Ducks, Elephants, the ACNC and the Senate
27 May 2014 at 11:16 am
Is the outcome of the Senate inquiry into the Australian Charities and Not-for-profits Commission (Repeal) (No 1) Bill 2014 just a foregone conclusion, asks Professor Ann O’Connell, from the Not-for-profit Project, Melbourne Law School who listened in on the day-long public hearing in Canberra last Friday. And when is consultation not consultation?
The Minister for Social Services, Kevin Andrews, has been stating publicly for some time that a coalition government would abolish the Australian Charities and Not-for-profit Commission (ACNC) when elected.
The reason given for the abolition was that charities and Not for Profits (NFPs) did not need additional red tape (presumably referring to the reporting obligations under the ACNC Act 2012).
It was also said that governance rules were unnecessary because if the directors of a charity acted inappropriately it was a matter for the members to deal with. The suggestion appeared to be that the governance requirements were an example of ‘big government’ and that NFPs should be allowed to get on with carrying out their charitable purposes.
The Australian Charities and Not-for-profit Commission (Repeal) (No 1) Bill 2014 was introduced into the House of Representatives on March 19, 2014 and referred to the Senate Economics Legislation Committee on March 27, 2014 for inquiry and report.
Submissions to the Committee closed on May 2 and a public hearing at which only a few people were invited to appear was held in Canberra on Friday, May 23.
Several aspects of the inquiry suggest that the outcome of the inquiry is a foregone conclusion – that is, that the Committee report will follow party lines and recommend passage of the legislation. For example, there are concerns about the treatment of some submissions; the choice of persons invited to give evidence to the Committee not representing the balance of the submissions and the notion that the Department of Social Services has been engaged in consultation about the proposal.
The Not-for-profit Project at the Melbourne Law School made a submission to the Senate inquiry two days before submissions closed (ie April 30). Despite other submissions being lodged after that time, the submission of the NFP Project was only uploaded on 24 May and part of the submission was redacted. Strangely the section redacted was publicly available information about tax avoidance in the UK and the use of charities in a number of those schemes. Apparently, no other submission to the inquiry was treated in this way although a further submission was withheld from publication to allow a sectional interest holder an opportunity to respond to it and at least one other submission has not appeared.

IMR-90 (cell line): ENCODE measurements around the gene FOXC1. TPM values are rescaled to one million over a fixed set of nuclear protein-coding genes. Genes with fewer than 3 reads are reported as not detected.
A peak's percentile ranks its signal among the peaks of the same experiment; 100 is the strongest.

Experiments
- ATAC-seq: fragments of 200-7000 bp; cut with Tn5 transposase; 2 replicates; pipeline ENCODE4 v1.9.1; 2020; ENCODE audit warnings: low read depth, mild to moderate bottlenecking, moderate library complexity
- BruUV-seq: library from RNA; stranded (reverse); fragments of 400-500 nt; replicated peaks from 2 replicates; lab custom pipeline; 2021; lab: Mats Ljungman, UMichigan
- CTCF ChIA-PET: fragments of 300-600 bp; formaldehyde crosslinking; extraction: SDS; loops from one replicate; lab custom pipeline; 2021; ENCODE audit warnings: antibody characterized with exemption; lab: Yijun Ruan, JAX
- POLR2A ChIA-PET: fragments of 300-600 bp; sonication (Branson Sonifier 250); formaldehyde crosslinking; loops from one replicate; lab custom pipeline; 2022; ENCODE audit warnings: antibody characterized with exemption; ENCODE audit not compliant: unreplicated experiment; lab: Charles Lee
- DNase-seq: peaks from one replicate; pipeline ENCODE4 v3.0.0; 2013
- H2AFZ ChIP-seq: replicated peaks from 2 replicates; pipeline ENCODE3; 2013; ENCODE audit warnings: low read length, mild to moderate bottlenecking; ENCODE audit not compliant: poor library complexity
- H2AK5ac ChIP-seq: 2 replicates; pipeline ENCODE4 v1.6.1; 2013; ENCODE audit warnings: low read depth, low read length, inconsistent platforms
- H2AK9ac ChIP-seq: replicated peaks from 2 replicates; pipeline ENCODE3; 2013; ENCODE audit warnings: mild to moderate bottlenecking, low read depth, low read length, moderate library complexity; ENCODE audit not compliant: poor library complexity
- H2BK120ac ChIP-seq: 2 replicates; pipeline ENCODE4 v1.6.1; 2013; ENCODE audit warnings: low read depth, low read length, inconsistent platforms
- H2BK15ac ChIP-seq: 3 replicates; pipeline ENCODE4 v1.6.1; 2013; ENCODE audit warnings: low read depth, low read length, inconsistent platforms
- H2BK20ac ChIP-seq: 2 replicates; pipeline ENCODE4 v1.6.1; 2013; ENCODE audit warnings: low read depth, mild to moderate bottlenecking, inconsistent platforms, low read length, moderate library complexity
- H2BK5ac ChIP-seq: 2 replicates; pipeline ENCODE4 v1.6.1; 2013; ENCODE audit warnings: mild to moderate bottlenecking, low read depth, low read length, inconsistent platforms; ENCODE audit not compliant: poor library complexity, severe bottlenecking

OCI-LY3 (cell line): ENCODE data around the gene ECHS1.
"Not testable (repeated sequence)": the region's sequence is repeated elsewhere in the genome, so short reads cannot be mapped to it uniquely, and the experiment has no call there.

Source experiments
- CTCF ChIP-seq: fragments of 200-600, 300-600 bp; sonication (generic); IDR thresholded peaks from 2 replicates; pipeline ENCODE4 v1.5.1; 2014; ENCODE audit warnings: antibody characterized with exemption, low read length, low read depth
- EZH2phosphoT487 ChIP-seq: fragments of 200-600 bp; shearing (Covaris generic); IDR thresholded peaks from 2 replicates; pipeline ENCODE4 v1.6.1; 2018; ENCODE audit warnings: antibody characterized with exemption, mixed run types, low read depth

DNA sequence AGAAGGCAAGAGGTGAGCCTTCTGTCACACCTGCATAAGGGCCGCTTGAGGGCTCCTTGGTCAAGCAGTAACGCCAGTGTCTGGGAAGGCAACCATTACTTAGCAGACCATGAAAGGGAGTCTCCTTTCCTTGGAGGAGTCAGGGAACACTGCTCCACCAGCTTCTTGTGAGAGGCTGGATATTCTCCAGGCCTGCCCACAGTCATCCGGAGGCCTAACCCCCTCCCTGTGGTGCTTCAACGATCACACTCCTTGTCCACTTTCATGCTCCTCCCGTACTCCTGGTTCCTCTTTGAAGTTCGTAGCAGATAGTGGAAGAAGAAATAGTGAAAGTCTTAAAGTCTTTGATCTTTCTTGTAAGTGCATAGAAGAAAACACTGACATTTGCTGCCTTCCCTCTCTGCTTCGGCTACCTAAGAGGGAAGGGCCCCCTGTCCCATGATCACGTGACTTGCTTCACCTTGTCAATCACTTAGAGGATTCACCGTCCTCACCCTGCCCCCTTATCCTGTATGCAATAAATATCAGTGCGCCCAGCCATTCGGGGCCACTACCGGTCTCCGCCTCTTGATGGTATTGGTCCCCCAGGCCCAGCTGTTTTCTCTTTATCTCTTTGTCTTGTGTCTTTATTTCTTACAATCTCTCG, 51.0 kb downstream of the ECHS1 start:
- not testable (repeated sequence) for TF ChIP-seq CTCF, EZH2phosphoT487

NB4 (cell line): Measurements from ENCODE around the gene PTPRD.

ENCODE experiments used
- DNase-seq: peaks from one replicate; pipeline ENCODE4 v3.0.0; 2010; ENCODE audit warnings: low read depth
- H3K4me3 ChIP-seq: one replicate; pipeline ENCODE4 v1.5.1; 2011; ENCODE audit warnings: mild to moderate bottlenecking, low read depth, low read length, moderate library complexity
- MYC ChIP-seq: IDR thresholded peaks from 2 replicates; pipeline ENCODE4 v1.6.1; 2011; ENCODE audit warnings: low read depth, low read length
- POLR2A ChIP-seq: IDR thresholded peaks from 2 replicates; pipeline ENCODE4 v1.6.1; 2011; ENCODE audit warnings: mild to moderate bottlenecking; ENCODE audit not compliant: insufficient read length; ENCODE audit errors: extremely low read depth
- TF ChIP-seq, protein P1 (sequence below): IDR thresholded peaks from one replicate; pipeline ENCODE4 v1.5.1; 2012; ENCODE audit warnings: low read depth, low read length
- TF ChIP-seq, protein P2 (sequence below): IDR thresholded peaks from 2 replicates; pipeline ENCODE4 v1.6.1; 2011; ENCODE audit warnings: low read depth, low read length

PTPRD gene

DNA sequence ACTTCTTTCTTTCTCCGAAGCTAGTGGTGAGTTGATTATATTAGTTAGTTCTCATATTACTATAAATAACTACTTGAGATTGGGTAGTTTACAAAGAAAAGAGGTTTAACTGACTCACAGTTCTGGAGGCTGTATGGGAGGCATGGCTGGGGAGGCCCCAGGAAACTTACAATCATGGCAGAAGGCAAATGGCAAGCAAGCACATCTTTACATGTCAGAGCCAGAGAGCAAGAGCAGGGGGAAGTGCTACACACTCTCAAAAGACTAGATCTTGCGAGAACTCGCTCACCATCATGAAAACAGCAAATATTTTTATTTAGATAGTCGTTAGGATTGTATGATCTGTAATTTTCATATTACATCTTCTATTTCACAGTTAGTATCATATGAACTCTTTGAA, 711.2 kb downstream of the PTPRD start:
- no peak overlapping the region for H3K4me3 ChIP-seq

The Senate Committee invited 12 persons or bodies to appear to give evidence as well as the Department of Social Services (having responsibility for the Bill). Although an analysis of the 148 submissions uploaded in a timely manner revealed that approximately 10 per cent favoured abolishing the ACNC (as opposed to approximately 80 per cent against with 10 per cent expressing no opinion) the invitees (excluding the DSS and ACNC) included more than 50 per cent of persons or bodies in favour of the Bill.
The members of the Committee in attendance were Senator David Bushby (Liberal Party – Chair); Senator Mark Bishop (ALP); Senator Rachel Siewert (Greens); and Senator Sam Dastyari (ALP – described as a participating member). Senator Dastyari attended in place of Senator Ursula Stephens who withdrew for family reasons.
The hearing itself was both disturbing and fascinating. There were representatives of the community sector (ACOSS and the Community Council of Australia); representatives from representative bodies such as the Universities, Medical Research Institutes and the Financial Services Council. Where were the lawyers? Where were the researchers who have spent many years working to achieve a balance between the desire for transparency and the compliance this might entail? Where were the accountants?
Senator Bushby adopted an aggressive line of questioning with the CEO of the respected Community Council of Australia, making the point that he is a member of the ACNC Advisory Board (does that mean he has a vested interest in the continuation of the ACNC?) and quizzing him about statements made in a speech that ‘powerful sectional interests’ were behind the proposal to repeal the ACNC Act. The CCA has been a long-time supporter of the ACNC and so it is not clear why a personal attack was regarded as appropriate rather than questioning the reasons why the ACNC should be retained.